The short answer is yes, but there are literally hundreds of different species and hybrids to choose from. All of them can be cut with no harm to their health. Here’s a trio with three different looks. Start with a couple of unique native species: American holly (Ilex opaca) is an evergreen, pyramidal-shaped tree, 30-to-60-feet tall, with leaves of a dull matte green color which nicely set off its berries. Possumhaw (Ilex decidua) is a deciduous, spreading, large shrub or small tree up to 30-feet tall. Copious bunches of brightly-colored fruit crowd its leafless branches at this time of year, making for a breathtaking display in the garden and equally spectacular as cut decorations in the house. The catch with these plants – as with most hollies – is that only female plants produce berries, so you will also need a non-fruiting male plant growing nearby to pollinate them. A relatively new, non-native holly has been developed to produce fruit on single female specimens without the need for a male partner: Christmas Jewel (Ilex x attenuata) is a dense, upright tree with dark green glossy foliage and large red berries. While said to grow only 12-feet tall, this plant has not been in cultivation for very long and I would guess that it will become taller if you let it. In order to produce the best berry crop for decorations, these and other hollies need to be sited in full sun and provided with even moisture in a well-drained soil.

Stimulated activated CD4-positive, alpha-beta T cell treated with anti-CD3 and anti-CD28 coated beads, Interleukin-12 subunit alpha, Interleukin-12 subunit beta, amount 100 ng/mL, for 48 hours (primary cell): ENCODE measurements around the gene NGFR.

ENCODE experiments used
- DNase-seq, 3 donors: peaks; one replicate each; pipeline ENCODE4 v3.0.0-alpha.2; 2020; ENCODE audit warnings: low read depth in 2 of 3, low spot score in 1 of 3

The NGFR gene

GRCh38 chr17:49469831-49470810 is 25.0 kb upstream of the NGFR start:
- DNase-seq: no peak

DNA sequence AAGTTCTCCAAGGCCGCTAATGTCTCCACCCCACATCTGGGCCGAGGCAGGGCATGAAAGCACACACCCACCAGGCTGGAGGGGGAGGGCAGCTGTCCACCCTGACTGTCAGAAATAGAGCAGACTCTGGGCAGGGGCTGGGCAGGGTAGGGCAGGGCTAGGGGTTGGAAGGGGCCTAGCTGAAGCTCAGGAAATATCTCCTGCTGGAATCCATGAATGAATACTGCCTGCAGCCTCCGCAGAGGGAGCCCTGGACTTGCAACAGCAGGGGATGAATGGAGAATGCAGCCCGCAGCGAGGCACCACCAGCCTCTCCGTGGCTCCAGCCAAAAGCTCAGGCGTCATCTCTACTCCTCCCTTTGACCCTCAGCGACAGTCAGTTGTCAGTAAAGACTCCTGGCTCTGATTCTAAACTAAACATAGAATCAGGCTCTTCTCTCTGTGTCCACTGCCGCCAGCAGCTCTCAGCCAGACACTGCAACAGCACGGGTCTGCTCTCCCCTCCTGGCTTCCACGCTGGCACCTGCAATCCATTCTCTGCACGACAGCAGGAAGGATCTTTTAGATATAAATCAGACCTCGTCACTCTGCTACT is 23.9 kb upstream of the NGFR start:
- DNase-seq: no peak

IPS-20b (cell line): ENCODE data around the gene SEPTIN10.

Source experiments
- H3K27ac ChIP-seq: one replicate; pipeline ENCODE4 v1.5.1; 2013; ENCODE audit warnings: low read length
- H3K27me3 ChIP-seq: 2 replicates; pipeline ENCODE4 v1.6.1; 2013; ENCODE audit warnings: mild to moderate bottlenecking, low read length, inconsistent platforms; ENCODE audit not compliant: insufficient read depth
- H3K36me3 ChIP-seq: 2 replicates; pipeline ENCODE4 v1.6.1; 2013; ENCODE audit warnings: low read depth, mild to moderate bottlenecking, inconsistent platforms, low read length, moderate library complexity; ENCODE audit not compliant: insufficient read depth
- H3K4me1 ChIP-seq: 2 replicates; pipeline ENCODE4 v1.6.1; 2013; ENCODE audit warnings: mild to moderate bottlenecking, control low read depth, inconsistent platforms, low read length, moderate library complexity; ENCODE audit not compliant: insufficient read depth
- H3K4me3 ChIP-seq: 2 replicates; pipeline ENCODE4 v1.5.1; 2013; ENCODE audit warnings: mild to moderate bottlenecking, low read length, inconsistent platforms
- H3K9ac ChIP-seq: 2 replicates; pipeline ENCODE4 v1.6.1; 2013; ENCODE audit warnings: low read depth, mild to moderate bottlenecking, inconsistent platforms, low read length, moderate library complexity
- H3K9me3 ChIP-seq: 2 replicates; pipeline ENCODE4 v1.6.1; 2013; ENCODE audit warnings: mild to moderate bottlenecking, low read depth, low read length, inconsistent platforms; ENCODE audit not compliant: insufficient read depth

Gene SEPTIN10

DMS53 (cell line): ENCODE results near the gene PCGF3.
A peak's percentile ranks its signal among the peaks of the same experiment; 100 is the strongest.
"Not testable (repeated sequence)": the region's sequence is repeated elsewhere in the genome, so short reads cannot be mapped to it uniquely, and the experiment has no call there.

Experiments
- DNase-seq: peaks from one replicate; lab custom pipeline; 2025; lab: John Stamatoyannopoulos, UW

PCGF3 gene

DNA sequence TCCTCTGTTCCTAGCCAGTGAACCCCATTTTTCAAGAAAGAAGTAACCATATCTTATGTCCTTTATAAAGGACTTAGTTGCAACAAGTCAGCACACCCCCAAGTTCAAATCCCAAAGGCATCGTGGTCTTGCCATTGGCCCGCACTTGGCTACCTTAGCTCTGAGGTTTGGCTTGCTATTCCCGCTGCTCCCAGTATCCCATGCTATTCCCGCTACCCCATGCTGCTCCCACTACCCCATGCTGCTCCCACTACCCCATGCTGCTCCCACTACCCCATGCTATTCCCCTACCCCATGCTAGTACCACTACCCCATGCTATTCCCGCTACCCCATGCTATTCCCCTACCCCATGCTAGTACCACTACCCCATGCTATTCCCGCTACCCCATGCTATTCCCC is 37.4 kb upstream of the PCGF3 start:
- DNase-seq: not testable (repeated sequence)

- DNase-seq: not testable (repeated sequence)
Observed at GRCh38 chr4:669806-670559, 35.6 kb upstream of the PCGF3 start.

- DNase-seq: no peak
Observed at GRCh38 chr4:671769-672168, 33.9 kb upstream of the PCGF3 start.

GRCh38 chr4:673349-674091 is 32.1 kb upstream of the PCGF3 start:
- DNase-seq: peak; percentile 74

Darrin Duling is the director of Mercer Botanic Gardens in Humble.  Send your questions to This email address is being protected from spambots. You need JavaScript enabled to view it..

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